Epinephrine is a significant respiratory tract bronchodilator
Bronchodilation is caused by 2-receptor activation mediated smooth
muscle relaxation
This action can antagonize other agents that promote
bronchoconstriction
2-receptor activation also decreases mast cell secretion and this decrease
may be beneficial is management of asthma also

Pulmonary
Adrenergic
Tracheal and
bronchial
muscle
Bronchial
glands

Effects

Cholinergic

beta 2

Relaxation

contraction

alpha1, beta2

decrease
secretion;
increased
secretion

stimulation
19

Epinephrine- Metabolic
Effects
Insulin secretion: inhibited by 2 adrenergic receptor activation (dominant)
Insulin secretion: enhanced by 2 adrenergic receptor activation

Pancreas
Adrenergic Effects

Cholinergic

Acini

alpha

decreased
secretion

secretion

Islets (beta cells)

alpha2

decreased
secretion

---------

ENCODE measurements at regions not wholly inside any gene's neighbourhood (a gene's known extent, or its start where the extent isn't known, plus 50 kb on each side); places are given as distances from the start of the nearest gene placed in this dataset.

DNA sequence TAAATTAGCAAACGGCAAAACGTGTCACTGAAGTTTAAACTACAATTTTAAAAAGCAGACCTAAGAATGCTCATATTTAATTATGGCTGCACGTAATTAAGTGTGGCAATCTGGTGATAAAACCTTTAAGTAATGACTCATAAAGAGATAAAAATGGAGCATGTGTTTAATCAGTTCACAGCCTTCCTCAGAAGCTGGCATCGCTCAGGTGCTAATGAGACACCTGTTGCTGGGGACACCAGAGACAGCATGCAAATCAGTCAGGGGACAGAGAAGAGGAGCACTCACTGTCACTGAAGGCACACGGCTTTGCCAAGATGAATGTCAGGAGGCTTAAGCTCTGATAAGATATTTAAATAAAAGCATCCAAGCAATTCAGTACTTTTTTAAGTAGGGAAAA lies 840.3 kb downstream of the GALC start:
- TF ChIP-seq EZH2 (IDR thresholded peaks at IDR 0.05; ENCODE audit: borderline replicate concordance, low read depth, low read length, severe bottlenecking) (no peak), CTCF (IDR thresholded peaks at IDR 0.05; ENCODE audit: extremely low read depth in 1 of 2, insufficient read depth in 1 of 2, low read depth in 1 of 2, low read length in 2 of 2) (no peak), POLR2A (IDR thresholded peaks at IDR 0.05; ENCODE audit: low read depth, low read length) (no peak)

Islets (beta cells)

beta2

increased
secretion

---------

Glucagon secretion: enhanced by adrenergic receptor activation of pancreatic


islet alpha cells
Glycolysis- stimulated: by adrenergic receptor activation
20

Epinephrine- Metabolic
Effects (2)
Liver
Adrenergic
Liver

alpha1; beta2

Effects

Cholinergic

glycogenolysis
and
----------gluconeogenesis

Free fatty acids, increased: by adrenergic receptor


activation on adipocytes--activation of triglyceride lipase

21

Epinephrine- Metabolic
Effects (3)
Adipose Tissue
Adrenergic
Fat Cells

alpha2; beta3

lipolysis
(thermogenesis)

Cholinergic
---------

Calorigenic effect (20% - 30% increase in O2 consumption): caused


by triglyceride breakdown in brown adipose tissue